Dawn Road had four members plus two old Scorpions members. Dawn Road basically outnumbered the Scorps. However, they decided to change the band name to Scorpions mainly because that name was more well known than Dawn Road and the Scorpions were back in business. They recorded the follow-up album ‘Fly to the Rainbow’ in April 1974 and on November 1, 1974, the album was released. The album ended up selling better than ‘Lonesome Crow’ and saw the band’s sound go from psychedelic rock to a more straight-forward hard rock sound…but not the 80’s rock sound yet…still some years off. One interesting thing to note is that 3 of the songs on the album were co-written by Michael Schenker which some how was part of the deal for him leaving the band.
The album cover is not quite what you’d expect from the Scorpions. The color scheme is not very metal and Uli Jon Roth has no idea what it means and I am guessing the band had no say in what it would be. The same design firm that did the debut album, which was great, did this one as well and I am not sure what drugs they were taking, but they had to be high as a freaking kite to come up with this nonsense. I do like the back cover with the band’s name on the guys ass..that’s kinda funny. My copy of the album is a standard U.S. release and nothing special so enough about that. Let’s get to the music.
Welcome to the start of the Scorpions Collection Series. We will be going through my entire Scorpions collection and only what is in my collection. I wont’ be covering anything that I don’t own on this series as I have all the studio albums. I even have some bonus stuff like promos, singles and whatever else I have found. We will start at the beginning and work all the way up to ‘Rock Believer’ which was released only a few months back. I hope you enjoy!
In 1965, Scorpions was born. Rudolf Schenker is the founding member and at the time he even handled the lead vocals. Scorpions have changed their style over the years, but back in 1965, they were more in to Beat Music. Thankfully for us that all changed by the time their first album came out in 1972. Other members at the time were Wolfgang Dziony on drums, Achim Kirchhoff on bass and Karl-Heinz Vollmer on lead guitar. Rudolf handled the rhythm guitar. Out of this original group, the only 2 to make it to the debut album were Rudolf and Wolfgang.
In 1968, they hired a new bass player after Achim had left and he was replaced with Lothar Heimberg. It wasn’t until 1969 when lead singer Klaus Meine showed up along with Rudolf’s little brother Michael Schenker on lead guitar. At the time of his joining the band Michael was only 14 years old. And when the debut album came out he was the ripe old age of 16 years old. Insane!! So now the line-up was complete.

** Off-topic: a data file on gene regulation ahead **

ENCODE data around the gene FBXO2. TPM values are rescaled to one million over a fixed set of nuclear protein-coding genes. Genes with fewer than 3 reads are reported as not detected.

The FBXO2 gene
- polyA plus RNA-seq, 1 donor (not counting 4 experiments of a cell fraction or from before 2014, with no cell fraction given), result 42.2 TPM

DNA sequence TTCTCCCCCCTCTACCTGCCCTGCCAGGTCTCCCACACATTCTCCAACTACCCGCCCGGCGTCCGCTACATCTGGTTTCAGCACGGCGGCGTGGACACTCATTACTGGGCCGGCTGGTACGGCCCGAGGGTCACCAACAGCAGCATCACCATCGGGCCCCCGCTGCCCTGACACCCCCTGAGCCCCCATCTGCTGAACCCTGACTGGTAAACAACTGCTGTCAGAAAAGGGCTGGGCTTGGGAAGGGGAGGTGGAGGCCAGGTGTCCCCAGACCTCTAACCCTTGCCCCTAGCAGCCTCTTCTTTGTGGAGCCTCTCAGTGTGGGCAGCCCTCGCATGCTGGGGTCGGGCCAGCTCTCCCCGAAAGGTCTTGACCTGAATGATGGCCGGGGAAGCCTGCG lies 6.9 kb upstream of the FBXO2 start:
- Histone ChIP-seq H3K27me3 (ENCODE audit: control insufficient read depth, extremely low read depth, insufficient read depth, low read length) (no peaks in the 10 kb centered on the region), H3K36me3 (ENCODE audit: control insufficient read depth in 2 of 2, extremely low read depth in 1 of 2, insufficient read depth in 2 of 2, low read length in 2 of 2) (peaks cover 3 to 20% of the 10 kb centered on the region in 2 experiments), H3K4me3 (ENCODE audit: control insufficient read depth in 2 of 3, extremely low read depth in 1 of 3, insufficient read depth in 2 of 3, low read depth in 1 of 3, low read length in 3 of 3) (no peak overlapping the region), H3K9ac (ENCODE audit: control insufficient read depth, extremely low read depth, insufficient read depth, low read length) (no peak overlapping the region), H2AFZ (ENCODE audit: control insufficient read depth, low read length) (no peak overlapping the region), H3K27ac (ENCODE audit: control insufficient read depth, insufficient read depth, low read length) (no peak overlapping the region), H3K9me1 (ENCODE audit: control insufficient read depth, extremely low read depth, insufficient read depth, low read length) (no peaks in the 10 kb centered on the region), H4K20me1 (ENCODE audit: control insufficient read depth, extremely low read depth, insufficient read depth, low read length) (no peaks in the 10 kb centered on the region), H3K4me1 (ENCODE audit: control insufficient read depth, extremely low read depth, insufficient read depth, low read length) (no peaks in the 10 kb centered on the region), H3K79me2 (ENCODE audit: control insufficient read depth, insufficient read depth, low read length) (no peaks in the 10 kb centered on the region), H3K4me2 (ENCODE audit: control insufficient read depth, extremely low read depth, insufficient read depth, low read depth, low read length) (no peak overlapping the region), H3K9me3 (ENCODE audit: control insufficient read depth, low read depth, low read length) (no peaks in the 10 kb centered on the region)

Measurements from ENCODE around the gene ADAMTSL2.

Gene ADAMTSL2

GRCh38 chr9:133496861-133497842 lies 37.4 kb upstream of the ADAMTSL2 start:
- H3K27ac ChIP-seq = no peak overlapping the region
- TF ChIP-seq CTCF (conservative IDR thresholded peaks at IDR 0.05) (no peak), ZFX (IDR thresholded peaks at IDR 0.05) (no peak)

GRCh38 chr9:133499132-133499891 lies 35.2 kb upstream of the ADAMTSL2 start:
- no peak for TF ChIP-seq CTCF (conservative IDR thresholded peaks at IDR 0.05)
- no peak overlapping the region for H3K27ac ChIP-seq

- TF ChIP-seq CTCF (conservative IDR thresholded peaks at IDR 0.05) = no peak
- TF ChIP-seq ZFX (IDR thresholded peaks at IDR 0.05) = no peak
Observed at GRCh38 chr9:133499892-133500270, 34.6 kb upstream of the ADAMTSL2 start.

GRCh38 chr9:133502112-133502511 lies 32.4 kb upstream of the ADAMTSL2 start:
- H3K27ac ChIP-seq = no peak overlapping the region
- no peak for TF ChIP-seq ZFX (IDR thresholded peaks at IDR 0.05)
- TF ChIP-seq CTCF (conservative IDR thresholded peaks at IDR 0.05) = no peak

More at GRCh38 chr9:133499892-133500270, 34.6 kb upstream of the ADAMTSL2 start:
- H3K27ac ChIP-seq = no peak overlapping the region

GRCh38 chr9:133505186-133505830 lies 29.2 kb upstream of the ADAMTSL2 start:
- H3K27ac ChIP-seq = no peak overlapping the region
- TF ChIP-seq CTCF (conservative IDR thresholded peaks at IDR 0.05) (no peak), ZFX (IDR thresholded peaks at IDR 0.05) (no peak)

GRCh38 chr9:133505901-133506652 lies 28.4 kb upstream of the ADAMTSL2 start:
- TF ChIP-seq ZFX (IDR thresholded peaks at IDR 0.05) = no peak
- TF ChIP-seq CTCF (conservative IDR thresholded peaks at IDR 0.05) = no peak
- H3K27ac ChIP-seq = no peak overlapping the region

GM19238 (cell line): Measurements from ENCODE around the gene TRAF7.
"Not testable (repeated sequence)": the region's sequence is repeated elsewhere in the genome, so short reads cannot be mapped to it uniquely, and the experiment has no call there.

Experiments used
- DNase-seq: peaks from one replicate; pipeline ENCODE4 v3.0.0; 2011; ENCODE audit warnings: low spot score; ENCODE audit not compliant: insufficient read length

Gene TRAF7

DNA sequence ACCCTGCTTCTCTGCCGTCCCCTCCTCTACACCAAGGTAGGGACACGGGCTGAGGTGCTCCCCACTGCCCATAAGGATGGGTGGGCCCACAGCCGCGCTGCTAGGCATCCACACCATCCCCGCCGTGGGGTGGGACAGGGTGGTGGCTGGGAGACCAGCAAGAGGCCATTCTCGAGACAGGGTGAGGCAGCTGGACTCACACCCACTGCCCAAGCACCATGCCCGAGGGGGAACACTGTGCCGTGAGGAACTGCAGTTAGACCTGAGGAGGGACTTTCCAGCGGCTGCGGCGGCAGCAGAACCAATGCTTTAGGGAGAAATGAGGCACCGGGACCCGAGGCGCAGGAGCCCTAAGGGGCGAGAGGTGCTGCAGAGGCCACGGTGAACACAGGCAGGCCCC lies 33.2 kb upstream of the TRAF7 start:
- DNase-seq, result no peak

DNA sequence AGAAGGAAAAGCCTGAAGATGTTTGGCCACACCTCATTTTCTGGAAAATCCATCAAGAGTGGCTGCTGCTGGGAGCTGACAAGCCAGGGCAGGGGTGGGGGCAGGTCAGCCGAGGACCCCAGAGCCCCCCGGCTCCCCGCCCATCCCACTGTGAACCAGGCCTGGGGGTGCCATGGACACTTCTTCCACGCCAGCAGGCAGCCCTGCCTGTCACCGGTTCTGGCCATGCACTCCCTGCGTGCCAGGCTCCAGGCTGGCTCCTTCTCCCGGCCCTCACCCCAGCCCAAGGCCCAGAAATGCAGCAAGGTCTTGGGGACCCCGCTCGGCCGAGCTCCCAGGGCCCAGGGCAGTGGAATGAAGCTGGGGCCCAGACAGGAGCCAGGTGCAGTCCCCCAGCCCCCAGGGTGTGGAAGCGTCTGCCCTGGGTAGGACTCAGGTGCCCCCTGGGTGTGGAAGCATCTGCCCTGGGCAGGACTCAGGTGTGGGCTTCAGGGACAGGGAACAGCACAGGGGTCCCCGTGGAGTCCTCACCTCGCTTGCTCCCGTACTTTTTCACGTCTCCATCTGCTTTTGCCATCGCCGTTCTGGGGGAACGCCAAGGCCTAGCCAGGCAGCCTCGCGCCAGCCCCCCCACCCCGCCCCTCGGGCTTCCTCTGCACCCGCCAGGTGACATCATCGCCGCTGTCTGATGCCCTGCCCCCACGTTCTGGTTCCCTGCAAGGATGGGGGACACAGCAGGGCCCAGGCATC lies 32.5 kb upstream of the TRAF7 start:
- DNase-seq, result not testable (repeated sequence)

Things started looking better when they entered and won a contest in which allowed them to record two songs with the CCA label to be used as a single, however, they were never released. The band did re-record those songs when they went in to record their debut ‘Lonesome Crow’ back in October 1971. The album was recorded in about 6 to 7 days. The album would be released in February 9, 1972 in West Germany and strangely as the soundtrack to an anti-drug movie called ‘Das Kalte Paradies’. The U.S. released would come in May 1973 over a year later.
The year is 1990 and we are getting to the end of the Hair Metal era, but at the time, no one knew that end was coming. Ratt released their fifth album in August of 1990 and it brings us to the end the long running stream of Platinum albums. It is also the last Ratt album with the line-up that has been on all 5 of their albums.
Stephen Pearcy – vocals
Robbin Crosby – lead guitar
Warren DeMartini – lead guitar
Juan Croucier – bass guitar
Bobby Blotzer – drums
After the disappointing reception for ‘Reach for the Sky’ (although it did go Platinum), the band needed to make a change. That change was not to use Beau Hill as producer on the next album as he had produced all previous albums to much success. The band (or label) brought in powerhouse songwriter Desmond Child. You know Desmond…he had great success writing with Kiss, Aerosmith and a few Bon Jovi classics.
And did he ever get involved in the songwriting as he has writing credits on 10 of the 11 tracks on the album. Not only did Desmond assist with songwriting, he was also the executive producer along with Sir Arthur Payson. While Ratt did maintain the classic Ratt sound which was a little bluesy and little sleazy, the songs were much more polished and contained more hooks than a fisherman’s tackle box. It definitely leaned to a more Glam rock image than prior albums.
Are you ready for Friday New Releases? There are an absolute abundance of records today. So many to choose from and where the heck do you begin. I have more I want to hear than I have any week this year. It is going to be busy non-stop music week. I hope there is something for you. The ones I want are in Blue and I can’t wait to get started!!!!
Colton Dixon – Identity – (Sparrow): Colton Dixon has finally returned with a new album. Colton is a Christian artist and he is a former American Idol Alum, but don’t let any of that scare you away. He is an amazing talent. This album is broken up into three parts about the spiritual journey of your Body, Mind & Spirit and should be very interesting.
James Blunt – The Afterlove – (Atlantic Records UK): The fifth studio album from James Blunt drops today. I have followed him since the beginning even after hearing “You’re Beautiful” way too many times. He always delivers stellar songs and he has a unique voice that I enjoy over and over.